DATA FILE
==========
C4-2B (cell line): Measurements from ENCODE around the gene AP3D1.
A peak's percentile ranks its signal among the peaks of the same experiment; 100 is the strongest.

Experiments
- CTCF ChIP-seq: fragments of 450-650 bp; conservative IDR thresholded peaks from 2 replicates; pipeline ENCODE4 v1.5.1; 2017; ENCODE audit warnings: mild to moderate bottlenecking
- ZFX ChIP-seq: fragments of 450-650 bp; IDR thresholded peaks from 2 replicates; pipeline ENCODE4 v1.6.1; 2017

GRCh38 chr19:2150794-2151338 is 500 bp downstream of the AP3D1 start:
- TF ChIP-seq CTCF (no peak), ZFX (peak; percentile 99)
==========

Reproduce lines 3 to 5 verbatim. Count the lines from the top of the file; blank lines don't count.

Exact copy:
Experiments
- CTCF ChIP-seq: fragments of 450-650 bp; conservative IDR thresholded peaks from 2 replicates; pipeline ENCODE4 v1.5.1; 2017; ENCODE audit warnings: mild to moderate bottlenecking
- ZFX ChIP-seq: fragments of 450-650 bp; IDR thresholded peaks from 2 replicates; pipeline ENCODE4 v1.6.1; 2017